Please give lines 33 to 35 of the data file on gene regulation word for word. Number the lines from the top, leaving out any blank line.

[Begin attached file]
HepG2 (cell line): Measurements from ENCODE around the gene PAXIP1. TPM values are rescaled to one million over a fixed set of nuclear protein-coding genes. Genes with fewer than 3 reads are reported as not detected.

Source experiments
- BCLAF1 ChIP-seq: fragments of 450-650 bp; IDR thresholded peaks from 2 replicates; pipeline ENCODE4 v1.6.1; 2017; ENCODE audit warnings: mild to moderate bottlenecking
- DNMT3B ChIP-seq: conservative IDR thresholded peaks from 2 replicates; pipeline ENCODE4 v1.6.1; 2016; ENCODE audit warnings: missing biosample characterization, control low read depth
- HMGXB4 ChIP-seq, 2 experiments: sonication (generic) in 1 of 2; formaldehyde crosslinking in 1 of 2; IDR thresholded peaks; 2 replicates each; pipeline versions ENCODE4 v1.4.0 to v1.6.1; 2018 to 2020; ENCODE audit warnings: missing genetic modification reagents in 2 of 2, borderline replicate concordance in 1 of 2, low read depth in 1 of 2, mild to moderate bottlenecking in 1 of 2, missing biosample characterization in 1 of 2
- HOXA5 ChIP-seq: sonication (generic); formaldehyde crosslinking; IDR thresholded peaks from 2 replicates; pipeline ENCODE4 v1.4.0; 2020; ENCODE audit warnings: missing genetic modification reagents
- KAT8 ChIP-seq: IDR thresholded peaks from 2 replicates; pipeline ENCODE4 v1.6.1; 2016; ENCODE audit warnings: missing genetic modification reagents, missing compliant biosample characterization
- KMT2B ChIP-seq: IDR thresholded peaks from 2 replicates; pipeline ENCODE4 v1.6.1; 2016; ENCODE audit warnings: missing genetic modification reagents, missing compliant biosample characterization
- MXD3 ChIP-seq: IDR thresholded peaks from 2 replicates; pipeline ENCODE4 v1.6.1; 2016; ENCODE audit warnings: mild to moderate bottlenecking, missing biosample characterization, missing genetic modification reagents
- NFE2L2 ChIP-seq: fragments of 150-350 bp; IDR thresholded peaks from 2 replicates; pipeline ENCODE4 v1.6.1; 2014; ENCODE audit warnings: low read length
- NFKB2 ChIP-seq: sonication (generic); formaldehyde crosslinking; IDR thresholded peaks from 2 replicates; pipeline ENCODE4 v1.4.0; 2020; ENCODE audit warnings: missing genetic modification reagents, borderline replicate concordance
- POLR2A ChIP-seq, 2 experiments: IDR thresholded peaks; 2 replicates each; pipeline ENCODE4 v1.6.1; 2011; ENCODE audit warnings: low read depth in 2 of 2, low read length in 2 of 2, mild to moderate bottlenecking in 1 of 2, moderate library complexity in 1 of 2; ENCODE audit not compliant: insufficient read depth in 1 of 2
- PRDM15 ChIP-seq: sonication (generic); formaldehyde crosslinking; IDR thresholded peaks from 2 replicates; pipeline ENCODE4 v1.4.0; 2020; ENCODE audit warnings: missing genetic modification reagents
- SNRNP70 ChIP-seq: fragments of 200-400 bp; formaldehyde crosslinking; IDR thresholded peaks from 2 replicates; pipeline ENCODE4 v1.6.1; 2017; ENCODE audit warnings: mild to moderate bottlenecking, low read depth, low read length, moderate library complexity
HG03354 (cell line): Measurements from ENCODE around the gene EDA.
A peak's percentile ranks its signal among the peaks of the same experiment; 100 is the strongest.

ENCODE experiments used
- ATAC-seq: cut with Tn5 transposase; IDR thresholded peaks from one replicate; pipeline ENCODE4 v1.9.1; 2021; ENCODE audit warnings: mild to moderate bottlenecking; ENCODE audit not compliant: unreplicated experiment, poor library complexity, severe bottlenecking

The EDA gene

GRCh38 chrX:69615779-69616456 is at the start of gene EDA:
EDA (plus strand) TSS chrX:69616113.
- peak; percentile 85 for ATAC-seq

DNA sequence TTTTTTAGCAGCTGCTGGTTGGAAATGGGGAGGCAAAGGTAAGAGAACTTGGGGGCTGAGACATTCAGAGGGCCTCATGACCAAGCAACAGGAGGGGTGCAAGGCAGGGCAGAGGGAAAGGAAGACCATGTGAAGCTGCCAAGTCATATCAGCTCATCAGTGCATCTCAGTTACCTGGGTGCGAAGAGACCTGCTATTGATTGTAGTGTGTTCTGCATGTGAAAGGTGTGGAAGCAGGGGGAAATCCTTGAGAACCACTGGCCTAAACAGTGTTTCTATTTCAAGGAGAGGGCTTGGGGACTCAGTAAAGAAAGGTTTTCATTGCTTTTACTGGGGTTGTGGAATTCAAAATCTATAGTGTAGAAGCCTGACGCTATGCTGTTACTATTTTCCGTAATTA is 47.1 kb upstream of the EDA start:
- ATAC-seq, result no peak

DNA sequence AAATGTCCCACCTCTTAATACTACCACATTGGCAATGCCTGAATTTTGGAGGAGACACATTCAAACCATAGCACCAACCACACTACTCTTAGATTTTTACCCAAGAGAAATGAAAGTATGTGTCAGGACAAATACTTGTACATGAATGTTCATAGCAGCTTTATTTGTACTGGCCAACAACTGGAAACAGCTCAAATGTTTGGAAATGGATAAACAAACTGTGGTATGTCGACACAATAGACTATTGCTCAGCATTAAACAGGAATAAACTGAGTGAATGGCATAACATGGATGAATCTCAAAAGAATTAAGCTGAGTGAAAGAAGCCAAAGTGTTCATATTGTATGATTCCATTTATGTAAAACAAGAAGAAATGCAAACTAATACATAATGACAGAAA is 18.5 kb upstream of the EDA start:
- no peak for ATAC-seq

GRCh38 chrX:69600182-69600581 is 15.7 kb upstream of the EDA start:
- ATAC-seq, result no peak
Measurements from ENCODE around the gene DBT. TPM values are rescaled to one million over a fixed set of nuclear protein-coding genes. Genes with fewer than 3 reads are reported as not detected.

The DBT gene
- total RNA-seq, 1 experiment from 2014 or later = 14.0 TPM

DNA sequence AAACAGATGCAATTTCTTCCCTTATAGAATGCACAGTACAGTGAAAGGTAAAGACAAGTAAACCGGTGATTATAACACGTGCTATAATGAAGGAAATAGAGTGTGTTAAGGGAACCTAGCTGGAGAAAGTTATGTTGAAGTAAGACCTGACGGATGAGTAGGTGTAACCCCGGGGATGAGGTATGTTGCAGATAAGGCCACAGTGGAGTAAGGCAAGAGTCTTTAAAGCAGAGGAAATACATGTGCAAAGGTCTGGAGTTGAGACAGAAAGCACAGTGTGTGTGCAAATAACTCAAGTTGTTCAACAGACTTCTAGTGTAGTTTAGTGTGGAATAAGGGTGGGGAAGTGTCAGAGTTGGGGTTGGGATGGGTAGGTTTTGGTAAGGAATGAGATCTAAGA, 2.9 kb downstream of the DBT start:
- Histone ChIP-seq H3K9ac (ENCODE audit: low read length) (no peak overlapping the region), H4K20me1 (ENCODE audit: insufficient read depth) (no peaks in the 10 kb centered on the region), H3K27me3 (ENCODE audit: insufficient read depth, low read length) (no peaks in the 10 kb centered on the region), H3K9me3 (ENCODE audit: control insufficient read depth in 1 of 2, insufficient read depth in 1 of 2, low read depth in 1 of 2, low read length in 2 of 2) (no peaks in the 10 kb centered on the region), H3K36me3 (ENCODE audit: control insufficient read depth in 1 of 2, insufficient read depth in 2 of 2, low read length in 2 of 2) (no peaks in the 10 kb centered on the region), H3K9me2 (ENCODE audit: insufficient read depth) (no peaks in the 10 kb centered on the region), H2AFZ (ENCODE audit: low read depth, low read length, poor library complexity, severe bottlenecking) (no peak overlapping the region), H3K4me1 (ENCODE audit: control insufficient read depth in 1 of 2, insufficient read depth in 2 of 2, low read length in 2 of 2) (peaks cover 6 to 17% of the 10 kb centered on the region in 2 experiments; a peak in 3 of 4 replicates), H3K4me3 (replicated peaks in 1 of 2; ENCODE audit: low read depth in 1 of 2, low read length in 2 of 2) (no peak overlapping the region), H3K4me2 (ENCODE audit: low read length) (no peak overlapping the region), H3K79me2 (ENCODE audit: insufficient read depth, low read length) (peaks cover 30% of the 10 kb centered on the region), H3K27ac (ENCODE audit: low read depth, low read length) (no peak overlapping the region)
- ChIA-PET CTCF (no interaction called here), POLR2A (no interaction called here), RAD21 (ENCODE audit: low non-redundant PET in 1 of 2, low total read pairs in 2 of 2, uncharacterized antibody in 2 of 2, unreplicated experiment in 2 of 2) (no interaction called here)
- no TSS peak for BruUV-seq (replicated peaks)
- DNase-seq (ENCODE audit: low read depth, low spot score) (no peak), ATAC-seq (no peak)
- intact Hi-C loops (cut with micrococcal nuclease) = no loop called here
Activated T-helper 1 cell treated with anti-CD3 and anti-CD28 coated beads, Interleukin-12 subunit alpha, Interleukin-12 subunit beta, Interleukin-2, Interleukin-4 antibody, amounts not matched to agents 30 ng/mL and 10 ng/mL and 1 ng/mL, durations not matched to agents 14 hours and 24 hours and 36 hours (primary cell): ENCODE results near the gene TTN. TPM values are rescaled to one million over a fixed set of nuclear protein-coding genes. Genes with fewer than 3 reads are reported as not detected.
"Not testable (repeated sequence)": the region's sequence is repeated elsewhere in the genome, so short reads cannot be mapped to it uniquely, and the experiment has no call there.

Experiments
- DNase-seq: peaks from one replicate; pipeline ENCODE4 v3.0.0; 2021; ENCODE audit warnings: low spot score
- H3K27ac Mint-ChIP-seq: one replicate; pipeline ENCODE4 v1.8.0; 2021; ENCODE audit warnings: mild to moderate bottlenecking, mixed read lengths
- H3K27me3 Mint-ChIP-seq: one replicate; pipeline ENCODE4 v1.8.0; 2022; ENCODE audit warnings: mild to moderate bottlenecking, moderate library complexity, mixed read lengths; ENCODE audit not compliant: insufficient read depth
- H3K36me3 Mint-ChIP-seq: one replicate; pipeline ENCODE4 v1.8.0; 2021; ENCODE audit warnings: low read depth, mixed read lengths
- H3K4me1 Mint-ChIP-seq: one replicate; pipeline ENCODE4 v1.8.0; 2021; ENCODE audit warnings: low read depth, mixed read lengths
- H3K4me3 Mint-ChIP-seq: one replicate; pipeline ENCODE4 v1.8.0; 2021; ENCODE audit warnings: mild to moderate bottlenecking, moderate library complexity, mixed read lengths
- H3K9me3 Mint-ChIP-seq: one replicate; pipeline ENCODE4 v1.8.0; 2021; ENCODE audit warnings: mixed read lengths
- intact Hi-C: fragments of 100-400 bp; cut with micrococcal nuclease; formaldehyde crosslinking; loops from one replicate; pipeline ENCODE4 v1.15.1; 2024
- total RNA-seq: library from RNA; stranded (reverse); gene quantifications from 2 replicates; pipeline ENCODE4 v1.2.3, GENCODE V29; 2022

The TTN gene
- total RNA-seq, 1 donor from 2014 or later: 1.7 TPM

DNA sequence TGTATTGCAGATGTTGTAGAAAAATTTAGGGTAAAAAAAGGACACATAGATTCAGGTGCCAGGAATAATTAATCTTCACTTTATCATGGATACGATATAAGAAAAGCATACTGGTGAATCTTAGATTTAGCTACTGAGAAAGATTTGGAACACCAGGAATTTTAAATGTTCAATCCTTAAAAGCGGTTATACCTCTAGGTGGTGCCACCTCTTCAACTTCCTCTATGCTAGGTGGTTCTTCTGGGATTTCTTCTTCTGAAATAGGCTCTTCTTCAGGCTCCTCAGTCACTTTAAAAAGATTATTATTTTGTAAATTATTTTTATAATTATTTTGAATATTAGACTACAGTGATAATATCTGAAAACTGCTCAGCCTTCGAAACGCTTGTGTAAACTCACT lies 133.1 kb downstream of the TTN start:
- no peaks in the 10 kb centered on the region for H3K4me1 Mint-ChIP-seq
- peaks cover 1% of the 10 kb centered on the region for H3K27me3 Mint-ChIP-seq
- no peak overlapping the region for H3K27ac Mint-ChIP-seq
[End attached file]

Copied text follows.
- Histone ChIP-seq H3K9ac (ENCODE audit: low read length) (no peak overlapping the region), H4K20me1 (ENCODE audit: insufficient read depth) (no peaks in the 10 kb centered on the region), H3K27me3 (ENCODE audit: insufficient read depth, low read length) (no peaks in the 10 kb centered on the region), H3K9me3 (ENCODE audit: control insufficient read depth in 1 of 2, insufficient read depth in 1 of 2, low read depth in 1 of 2, low read length in 2 of 2) (no peaks in the 10 kb centered on the region), H3K36me3 (ENCODE audit: control insufficient read depth in 1 of 2, insufficient read depth in 2 of 2, low read length in 2 of 2) (no peaks in the 10 kb centered on the region), H3K9me2 (ENCODE audit: insufficient read depth) (no peaks in the 10 kb centered on the region), H2AFZ (ENCODE audit: low read depth, low read length, poor library complexity, severe bottlenecking) (no peak overlapping the region), H3K4me1 (ENCODE audit: control insufficient read depth in 1 of 2, insufficient read depth in 2 of 2, low read length in 2 of 2) (peaks cover 6 to 17% of the 10 kb centered on the region in 2 experiments; a peak in 3 of 4 replicates), H3K4me3 (replicated peaks in 1 of 2; ENCODE audit: low read depth in 1 of 2, low read length in 2 of 2) (no peak overlapping the region), H3K4me2 (ENCODE audit: low read length) (no peak overlapping the region), H3K79me2 (ENCODE audit: insufficient read depth, low read length) (peaks cover 30% of the 10 kb centered on the region), H3K27ac (ENCODE audit: low read depth, low read length) (no peak overlapping the region)
- ChIA-PET CTCF (no interaction called here), POLR2A (no interaction called here), RAD21 (ENCODE audit: low non-redundant PET in 1 of 2, low total read pairs in 2 of 2, uncharacterized antibody in 2 of 2, unreplicated experiment in 2 of 2) (no interaction called here)
- no TSS peak for BruUV-seq (replicated peaks)